For app surfers like us, Tuckerbox offers a treasury of choices, and many come piled together on the mezze platter — a riot of colors and textures served with a crisp puff of sesame-dusted lavash. The stuffed grape leaves were startlingly fresh and cinnamon-scented, while the creamy haydari, a dill-flecked yogurt dip, swept the palate with tang. It contrasted starkly with the smoke and bite of a Turkish tomato salsa.

Plated alone is pachanga borek, a cylinder of feather-light fried pastry stuffed with garlicky sausage and creamy farmer's cheese (Kashar), and smeared with red-pepper coulis. With its crust made mostly of butter and a meat-filled interior, this is a dish you want to inhale — and we did.

Despite our stated focus on small plates, we wanted to try at least one of Tuckerbox's entrées. Though the tomato-based casseroles called güveç were alluring, we settled on a plate of charred protein — the mixed-grill kebab. It was a succulent jumble of shaved lamb, tubes of spicy chicken Adana, mounds of meatball and buttery cubes of swordfish. Each bite deserved a corresponding sip of Yakut, a light-bodied red.

Oktay looked stricken at the idea that we would leave without dessert — baklava is a specialty — but we had other places to go on our tour of White River's new nightlife.

At the same time that Tuckerbox changed hands, Hartling sold the nearby Tip Top Café to Eileen McGuckin. She was at the hostess station on Friday night, and the menu suggested she'd decided to stick with the general theme of new American fare. Wisely so. The fries at Tip Top are among the best in the state — battered and fried, showered with salt and herbs and served in a paper cone with a pot of aioli.

My friend Kate, whom I will henceforth call "Super-Palate," was a Tip Top fry virgin but quickly nailed the kitchen's secret weapon. "Don't you taste the sugar on these?" she asked. I hadn't until she mentioned it — the sweetness was almost undetectable. We snacked on the fries and a plate of luscious braised pork belly over French lentils before departing for our third and final stop of the evening.

If we had had more room in our stomachs, we might have stopped at Than Wheeler's for a burger, or at C & S Pizza for a slice, or even at the newly installed Big Fatty's BBQ. But, in the interest of self-preservation, we bypassed those for Elixir. This wine bar and restaurant occupies the Freight House, a building that occasionally trembles when blocks of salt are unloaded from railroad cars out back. Since Elixir is a few blocks from the center of town, it's a minor miracle that the spacious restaurant has survived. But items such as cocoa-dusted petit filet Mignon and Caipirinha are strong draws.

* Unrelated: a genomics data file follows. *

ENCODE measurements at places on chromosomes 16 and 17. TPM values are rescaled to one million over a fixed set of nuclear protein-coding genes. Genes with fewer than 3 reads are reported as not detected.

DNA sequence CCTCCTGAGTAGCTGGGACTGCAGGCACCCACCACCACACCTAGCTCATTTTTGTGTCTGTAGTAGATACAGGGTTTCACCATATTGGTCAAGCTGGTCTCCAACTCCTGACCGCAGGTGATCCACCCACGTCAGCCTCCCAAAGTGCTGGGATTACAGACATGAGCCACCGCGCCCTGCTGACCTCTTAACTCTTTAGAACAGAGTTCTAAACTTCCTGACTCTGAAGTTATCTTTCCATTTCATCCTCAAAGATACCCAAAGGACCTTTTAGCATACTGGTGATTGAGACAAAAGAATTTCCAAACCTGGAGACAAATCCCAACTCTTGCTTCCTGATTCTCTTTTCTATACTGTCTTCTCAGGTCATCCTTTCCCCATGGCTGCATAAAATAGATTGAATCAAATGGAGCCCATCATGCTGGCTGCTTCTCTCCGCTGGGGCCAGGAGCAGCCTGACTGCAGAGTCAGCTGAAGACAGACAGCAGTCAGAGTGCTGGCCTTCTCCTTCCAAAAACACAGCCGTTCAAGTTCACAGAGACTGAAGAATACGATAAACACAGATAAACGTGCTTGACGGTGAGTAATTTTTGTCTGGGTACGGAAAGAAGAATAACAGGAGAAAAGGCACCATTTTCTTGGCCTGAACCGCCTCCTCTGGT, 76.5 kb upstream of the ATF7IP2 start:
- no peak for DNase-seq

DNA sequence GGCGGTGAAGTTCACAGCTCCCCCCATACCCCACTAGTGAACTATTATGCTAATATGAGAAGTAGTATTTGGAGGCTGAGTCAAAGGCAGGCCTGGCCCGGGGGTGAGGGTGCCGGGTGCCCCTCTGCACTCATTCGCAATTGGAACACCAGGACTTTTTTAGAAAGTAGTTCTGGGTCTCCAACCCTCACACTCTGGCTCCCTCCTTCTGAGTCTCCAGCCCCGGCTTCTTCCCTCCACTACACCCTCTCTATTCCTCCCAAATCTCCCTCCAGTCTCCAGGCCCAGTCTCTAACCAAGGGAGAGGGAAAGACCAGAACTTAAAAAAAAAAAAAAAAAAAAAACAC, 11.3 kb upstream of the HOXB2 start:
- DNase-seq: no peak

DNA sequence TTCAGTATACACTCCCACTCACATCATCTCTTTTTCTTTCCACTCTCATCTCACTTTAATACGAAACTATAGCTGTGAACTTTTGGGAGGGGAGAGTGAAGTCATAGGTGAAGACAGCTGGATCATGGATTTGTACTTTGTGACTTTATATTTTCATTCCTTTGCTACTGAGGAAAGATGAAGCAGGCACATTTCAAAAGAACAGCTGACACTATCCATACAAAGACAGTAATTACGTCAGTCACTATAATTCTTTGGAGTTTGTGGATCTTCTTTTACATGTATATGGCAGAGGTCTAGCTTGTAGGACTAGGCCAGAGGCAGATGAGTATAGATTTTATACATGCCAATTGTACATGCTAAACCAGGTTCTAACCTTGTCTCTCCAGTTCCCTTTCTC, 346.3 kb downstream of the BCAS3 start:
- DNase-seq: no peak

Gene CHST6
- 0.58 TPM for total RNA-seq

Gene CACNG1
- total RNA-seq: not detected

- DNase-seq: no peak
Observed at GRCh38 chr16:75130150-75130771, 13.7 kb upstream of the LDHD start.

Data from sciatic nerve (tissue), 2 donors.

So is bartender Keith Troy Walsh, another transplant from the north. Walsh poured at American Flatbread Burlington Hearth before migrating to the Upper Valley with his wife. A bearded, booming presence behind the bar, he set us up with a pair of dessert wines (Eden Ice Cider Heirloom Blend and late-harvest Torrontés) while we awaited our next installment of small plates. And these were sweet ones: a bananas Foster bread pudding in rum-caramel sauce and an ice cream sandwich.

By this point in our feasting, I couldn't manage more than a few bites. With its motley mix of patrons and friendly, lateish-night vibe, Elixir seemed like the ideal place to end an evening in "Rio Blanco." As we snacked and sipped, we watched concertgoers from Tupelo next door slip into the darkness beside the tracks, doing Lord knows what. It was people watching, WRJ style.

The original print version of this article was headlined "App Surfing, UV Style"

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About The Author

Corin Hirsch

Corin Hirsch

Bio:
Food writer Corin Hirsch joined the Seven Days staff in 2011. She is the author of Forgotten Drinks of Colonial New England, published by History Press in 2014.